If you live in northern Utah, gardening likely causes you to sniffle and sneeze – especially during the summer.
Pollen from grass, trees and weeds is a common allergy trigger, keeping many would-be Utah gardeners inside during planting season. However, seasonal allergies don’t have to stop you from gardening.
If you suffer congestion and itchy, watery eyes when you do yard and garden work, taking a few simple precautions can make it possible for you to create and enjoy a gorgeous landscape.
To avoid suffering allergy symptoms as you work on gardening tasks, aim to be outside when the pollen levels are low. Days without rain, clouds and wind are your best bet.
You can also check online for the current pollen counts in the Salt Lake City area. Several websites track pollen levels and send out alerts when counts are high. Staying inside on those days can keep the gardening-related allergies at bay.
Due to the amount and potency of their airborne pollen grains, some outdoor plants have a high potential for causing allergic symptoms.
For allergy-friendly gardening, experts advise against planting chamomile, jasmine, sunflowers, wisteria, Queen Anne’s Lace, juniper bushes and certain non-flowering grasses, including Bermuda grass and Johnsongrass. Some trees, like white mulberry, oak, ash and cedar, also produce high levels of pollen.
So, what outdoor plants are safe for allergy sufferers?
In general, choose plants that are pollinated by birds and insects, rather than wind, as they don’t produce much airborne pollen.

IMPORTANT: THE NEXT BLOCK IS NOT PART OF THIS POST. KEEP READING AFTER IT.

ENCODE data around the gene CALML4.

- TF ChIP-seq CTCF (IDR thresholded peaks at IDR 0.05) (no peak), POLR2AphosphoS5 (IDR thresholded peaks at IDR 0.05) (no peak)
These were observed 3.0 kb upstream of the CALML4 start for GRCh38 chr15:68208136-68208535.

Safflower, trumpet honeysuckle, crimson clover, hosta, salvia, hibiscus and hydrangea are good options for sneeze-free gardening. You can also plant rose bushes and low-pollen trees like magnolia, poplar and dogwood.
Herbs, vegetables, groundcover plants and fruit-bearing trees are also welcome additions to an allergy-friendly landscape.
Flowers, shrubs and trees aren’t the only outdoor plants that produce pollen – weeds can also trigger allergies. So, to avoid suffering symptoms while gardening, regular weed pulling is a must.
Frequent mowing is another essential gardening task for allergy sufferers. Cutting the grass often keeps it from going to seed, which helps keep pollen levels lower.
If you suffer from allergies, you definitely don’t want to track any pollen inside the house.
So, plan to store all of your gardening supplies outside in the garage or shed. And don’t forget your shoes – keep one pair outside, just for yard work.
And, when you’re done with your gardening for the day, shower and wash your clothing to eliminate any residual pollen.
Want more tips and ideas? Visit Millcreek Gardens, Salt Lake City’s favorite garden center since 1955. Our expert staff can recommend allergy-friendly shrubs, flowers and trees for a gorgeous landscape. Stop in today for answers to all of your Utah gardening questions.